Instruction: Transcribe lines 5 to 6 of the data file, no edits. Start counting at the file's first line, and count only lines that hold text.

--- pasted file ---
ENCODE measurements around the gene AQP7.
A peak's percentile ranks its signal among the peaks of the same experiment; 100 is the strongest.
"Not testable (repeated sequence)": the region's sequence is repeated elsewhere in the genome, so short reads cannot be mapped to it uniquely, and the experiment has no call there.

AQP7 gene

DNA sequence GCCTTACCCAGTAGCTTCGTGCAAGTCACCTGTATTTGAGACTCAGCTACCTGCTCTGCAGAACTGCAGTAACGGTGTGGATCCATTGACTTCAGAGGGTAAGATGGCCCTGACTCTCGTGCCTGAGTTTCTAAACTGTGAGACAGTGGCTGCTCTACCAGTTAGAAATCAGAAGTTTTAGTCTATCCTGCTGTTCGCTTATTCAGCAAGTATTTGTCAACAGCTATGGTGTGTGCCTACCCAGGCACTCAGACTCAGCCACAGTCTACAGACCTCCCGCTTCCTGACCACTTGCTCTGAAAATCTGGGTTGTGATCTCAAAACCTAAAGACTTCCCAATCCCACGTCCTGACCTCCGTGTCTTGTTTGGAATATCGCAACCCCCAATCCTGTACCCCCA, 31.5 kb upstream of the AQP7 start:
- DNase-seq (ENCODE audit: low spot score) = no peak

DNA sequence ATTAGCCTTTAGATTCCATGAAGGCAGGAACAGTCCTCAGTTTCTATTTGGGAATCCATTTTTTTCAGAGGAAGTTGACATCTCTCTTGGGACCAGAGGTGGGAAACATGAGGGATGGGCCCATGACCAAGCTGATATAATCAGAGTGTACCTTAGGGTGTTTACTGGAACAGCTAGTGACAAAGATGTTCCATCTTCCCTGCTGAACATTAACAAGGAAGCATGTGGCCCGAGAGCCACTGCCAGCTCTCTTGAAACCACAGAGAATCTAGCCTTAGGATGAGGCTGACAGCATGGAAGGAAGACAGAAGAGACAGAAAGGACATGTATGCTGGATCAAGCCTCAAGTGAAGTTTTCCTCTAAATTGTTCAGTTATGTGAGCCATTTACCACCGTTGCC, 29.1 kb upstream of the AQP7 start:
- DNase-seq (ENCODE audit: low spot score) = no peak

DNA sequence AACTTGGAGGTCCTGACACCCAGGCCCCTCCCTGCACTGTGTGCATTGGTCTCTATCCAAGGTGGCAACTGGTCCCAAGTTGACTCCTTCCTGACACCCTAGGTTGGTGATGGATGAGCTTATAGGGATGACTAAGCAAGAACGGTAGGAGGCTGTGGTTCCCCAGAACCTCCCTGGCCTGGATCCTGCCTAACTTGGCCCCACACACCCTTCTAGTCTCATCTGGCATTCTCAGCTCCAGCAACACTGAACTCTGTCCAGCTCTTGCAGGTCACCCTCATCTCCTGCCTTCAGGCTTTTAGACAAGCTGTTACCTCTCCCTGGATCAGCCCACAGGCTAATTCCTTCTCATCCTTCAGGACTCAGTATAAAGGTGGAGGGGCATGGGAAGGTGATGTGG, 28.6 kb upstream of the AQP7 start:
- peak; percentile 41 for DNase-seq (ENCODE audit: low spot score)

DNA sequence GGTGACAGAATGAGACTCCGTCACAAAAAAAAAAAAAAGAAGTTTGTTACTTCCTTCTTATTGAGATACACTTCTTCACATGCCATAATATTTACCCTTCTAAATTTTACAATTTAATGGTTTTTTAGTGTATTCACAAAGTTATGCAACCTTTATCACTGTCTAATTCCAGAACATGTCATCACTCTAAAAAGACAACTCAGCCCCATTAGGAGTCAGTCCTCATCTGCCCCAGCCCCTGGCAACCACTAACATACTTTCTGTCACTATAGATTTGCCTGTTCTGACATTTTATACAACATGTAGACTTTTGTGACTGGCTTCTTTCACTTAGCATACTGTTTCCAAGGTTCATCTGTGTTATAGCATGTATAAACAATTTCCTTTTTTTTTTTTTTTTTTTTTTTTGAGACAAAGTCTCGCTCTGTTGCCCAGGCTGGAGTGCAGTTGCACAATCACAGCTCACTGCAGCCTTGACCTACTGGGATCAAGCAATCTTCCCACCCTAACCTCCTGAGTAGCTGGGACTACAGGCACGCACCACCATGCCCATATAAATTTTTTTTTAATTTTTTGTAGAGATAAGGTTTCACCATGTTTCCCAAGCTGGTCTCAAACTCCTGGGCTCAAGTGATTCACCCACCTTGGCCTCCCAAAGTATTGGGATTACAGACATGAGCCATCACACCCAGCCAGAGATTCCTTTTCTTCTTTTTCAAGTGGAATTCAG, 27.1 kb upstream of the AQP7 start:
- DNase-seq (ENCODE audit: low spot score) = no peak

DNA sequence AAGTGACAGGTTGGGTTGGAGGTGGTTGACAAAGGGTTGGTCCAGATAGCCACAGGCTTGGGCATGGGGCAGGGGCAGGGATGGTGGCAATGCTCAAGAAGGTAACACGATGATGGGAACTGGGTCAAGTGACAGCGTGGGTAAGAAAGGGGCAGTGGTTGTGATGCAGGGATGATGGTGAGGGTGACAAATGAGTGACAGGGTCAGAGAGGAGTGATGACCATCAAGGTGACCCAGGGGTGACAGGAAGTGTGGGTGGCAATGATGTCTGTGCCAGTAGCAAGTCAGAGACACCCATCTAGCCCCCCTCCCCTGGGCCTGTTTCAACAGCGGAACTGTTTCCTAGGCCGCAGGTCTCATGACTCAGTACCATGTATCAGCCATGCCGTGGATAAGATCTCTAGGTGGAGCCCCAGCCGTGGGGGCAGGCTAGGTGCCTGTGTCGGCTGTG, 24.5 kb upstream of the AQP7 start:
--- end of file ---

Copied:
DNA sequence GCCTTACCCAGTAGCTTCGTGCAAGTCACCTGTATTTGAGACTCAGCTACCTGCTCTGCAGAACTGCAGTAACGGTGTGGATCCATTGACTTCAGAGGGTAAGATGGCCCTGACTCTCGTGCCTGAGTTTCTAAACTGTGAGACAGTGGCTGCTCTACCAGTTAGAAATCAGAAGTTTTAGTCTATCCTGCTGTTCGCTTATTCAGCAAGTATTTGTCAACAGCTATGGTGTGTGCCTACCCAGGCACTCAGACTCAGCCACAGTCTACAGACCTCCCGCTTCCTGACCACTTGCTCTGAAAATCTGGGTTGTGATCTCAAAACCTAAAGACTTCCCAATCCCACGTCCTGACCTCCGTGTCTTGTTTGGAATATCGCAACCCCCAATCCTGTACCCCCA, 31.5 kb upstream of the AQP7 start:
- DNase-seq (ENCODE audit: low spot score) = no peak